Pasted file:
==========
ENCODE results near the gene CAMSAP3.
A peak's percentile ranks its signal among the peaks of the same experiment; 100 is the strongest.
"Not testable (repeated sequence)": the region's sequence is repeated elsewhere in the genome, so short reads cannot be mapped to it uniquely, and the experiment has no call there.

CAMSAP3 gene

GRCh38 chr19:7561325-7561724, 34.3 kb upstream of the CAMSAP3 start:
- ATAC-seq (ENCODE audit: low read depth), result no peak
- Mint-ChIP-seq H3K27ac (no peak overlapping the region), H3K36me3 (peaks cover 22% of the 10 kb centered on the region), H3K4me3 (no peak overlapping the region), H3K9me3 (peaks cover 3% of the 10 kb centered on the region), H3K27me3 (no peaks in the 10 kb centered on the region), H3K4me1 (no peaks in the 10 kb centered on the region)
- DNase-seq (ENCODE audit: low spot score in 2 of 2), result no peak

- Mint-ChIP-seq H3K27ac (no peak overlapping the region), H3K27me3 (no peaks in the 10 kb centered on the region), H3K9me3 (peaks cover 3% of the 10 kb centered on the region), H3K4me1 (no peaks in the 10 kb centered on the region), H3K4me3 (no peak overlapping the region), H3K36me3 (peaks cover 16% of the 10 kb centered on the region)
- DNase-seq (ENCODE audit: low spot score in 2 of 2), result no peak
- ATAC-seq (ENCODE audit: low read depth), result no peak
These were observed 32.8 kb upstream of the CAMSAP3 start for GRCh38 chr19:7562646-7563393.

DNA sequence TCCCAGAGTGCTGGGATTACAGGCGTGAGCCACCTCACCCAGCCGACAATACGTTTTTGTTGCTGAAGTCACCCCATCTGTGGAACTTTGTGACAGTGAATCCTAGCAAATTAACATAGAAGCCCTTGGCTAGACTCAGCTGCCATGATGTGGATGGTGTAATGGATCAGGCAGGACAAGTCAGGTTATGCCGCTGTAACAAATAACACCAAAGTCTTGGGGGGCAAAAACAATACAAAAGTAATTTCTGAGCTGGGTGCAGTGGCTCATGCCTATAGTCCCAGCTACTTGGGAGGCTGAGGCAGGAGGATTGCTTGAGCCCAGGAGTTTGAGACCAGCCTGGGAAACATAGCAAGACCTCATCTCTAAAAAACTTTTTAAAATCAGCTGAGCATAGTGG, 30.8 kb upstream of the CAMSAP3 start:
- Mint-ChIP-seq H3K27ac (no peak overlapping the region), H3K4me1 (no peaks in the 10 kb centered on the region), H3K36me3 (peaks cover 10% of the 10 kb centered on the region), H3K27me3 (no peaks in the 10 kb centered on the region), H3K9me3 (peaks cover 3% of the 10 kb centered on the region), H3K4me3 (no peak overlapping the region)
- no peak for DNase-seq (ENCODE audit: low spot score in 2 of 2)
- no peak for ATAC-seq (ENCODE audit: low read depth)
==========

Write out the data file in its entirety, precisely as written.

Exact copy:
ENCODE results near the gene CAMSAP3.
A peak's percentile ranks its signal among the peaks of the same experiment; 100 is the strongest.
"Not testable (repeated sequence)": the region's sequence is repeated elsewhere in the genome, so short reads cannot be mapped to it uniquely, and the experiment has no call there.

CAMSAP3 gene

GRCh38 chr19:7561325-7561724, 34.3 kb upstream of the CAMSAP3 start:
- ATAC-seq (ENCODE audit: low read depth), result no peak
- Mint-ChIP-seq H3K27ac (no peak overlapping the region), H3K36me3 (peaks cover 22% of the 10 kb centered on the region), H3K4me3 (no peak overlapping the region), H3K9me3 (peaks cover 3% of the 10 kb centered on the region), H3K27me3 (no peaks in the 10 kb centered on the region), H3K4me1 (no peaks in the 10 kb centered on the region)
- DNase-seq (ENCODE audit: low spot score in 2 of 2), result no peak

- Mint-ChIP-seq H3K27ac (no peak overlapping the region), H3K27me3 (no peaks in the 10 kb centered on the region), H3K9me3 (peaks cover 3% of the 10 kb centered on the region), H3K4me1 (no peaks in the 10 kb centered on the region), H3K4me3 (no peak overlapping the region), H3K36me3 (peaks cover 16% of the 10 kb centered on the region)
- DNase-seq (ENCODE audit: low spot score in 2 of 2), result no peak
- ATAC-seq (ENCODE audit: low read depth), result no peak
These were observed 32.8 kb upstream of the CAMSAP3 start for GRCh38 chr19:7562646-7563393.

DNA sequence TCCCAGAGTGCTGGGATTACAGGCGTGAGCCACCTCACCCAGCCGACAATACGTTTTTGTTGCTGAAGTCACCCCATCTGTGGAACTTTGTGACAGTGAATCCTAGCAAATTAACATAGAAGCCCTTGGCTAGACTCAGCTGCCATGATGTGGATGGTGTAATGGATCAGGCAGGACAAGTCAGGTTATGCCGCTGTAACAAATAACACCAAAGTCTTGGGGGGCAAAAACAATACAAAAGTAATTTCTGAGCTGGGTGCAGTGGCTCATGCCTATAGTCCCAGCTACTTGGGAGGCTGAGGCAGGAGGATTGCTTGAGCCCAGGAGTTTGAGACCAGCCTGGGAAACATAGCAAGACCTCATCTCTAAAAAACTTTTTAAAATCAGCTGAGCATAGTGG, 30.8 kb upstream of the CAMSAP3 start:
- Mint-ChIP-seq H3K27ac (no peak overlapping the region), H3K4me1 (no peaks in the 10 kb centered on the region), H3K36me3 (peaks cover 10% of the 10 kb centered on the region), H3K27me3 (no peaks in the 10 kb centered on the region), H3K9me3 (peaks cover 3% of the 10 kb centered on the region), H3K4me3 (no peak overlapping the region)
- no peak for DNase-seq (ENCODE audit: low spot score in 2 of 2)
- no peak for ATAC-seq (ENCODE audit: low read depth)